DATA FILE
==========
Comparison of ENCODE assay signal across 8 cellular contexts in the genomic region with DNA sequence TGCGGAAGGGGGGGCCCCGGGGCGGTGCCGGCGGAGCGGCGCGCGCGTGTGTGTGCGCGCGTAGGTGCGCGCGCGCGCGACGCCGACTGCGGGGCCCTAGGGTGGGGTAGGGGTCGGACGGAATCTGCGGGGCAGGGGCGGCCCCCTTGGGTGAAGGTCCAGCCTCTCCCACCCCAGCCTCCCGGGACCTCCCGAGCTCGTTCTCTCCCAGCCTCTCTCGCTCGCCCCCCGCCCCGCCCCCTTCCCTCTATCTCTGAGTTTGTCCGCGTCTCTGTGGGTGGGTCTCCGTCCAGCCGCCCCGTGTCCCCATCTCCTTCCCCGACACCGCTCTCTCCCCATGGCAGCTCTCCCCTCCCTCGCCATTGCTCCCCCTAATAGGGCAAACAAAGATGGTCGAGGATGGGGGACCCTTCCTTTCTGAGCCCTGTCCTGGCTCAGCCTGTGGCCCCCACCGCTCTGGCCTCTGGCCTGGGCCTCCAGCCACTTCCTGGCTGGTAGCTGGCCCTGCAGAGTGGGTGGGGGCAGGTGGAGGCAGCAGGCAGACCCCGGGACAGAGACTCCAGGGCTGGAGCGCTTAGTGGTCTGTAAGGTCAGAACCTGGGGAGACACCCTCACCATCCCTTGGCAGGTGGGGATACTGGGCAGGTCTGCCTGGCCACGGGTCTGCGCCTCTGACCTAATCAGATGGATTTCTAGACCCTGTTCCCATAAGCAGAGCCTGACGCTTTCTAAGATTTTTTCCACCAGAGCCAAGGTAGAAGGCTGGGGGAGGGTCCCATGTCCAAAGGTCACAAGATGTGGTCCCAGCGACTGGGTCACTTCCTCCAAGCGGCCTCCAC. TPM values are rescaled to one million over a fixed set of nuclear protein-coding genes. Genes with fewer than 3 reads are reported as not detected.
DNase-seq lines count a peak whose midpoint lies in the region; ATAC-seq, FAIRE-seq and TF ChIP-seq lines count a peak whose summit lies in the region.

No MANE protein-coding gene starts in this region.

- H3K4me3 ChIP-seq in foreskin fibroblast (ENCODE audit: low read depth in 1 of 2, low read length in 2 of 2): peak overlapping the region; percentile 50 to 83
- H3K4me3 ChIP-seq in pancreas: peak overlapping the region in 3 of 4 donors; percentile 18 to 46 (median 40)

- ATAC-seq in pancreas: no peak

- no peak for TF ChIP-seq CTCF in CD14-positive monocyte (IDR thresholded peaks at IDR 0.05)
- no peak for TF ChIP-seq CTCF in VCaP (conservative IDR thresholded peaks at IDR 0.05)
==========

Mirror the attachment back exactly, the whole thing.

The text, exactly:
Comparison of ENCODE assay signal across 8 cellular contexts in the genomic region with DNA sequence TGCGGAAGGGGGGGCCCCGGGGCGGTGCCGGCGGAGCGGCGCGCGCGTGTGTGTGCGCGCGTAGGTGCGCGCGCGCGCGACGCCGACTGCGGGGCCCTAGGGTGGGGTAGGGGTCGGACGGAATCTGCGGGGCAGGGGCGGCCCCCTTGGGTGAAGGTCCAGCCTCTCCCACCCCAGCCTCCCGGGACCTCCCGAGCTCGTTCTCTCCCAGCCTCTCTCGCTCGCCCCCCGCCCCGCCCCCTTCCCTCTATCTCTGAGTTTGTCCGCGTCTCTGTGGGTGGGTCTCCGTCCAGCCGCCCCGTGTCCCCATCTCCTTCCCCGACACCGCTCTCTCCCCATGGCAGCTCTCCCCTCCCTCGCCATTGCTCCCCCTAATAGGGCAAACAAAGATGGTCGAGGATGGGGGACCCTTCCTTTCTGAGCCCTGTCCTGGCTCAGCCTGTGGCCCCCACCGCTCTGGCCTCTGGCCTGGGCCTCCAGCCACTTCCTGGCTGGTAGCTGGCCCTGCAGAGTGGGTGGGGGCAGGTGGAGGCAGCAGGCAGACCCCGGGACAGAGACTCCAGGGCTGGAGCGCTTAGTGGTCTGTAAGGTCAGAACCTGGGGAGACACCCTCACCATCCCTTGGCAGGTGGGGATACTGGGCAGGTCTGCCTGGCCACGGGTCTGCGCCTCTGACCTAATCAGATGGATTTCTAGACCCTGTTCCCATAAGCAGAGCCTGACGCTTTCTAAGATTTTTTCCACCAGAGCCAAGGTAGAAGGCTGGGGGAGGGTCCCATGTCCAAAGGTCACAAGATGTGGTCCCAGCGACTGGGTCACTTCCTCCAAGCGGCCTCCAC. TPM values are rescaled to one million over a fixed set of nuclear protein-coding genes. Genes with fewer than 3 reads are reported as not detected.
DNase-seq lines count a peak whose midpoint lies in the region; ATAC-seq, FAIRE-seq and TF ChIP-seq lines count a peak whose summit lies in the region.

No MANE protein-coding gene starts in this region.

- H3K4me3 ChIP-seq in foreskin fibroblast (ENCODE audit: low read depth in 1 of 2, low read length in 2 of 2): peak overlapping the region; percentile 50 to 83
- H3K4me3 ChIP-seq in pancreas: peak overlapping the region in 3 of 4 donors; percentile 18 to 46 (median 40)

- ATAC-seq in pancreas: no peak

- no peak for TF ChIP-seq CTCF in CD14-positive monocyte (IDR thresholded peaks at IDR 0.05)
- no peak for TF ChIP-seq CTCF in VCaP (conservative IDR thresholded peaks at IDR 0.05)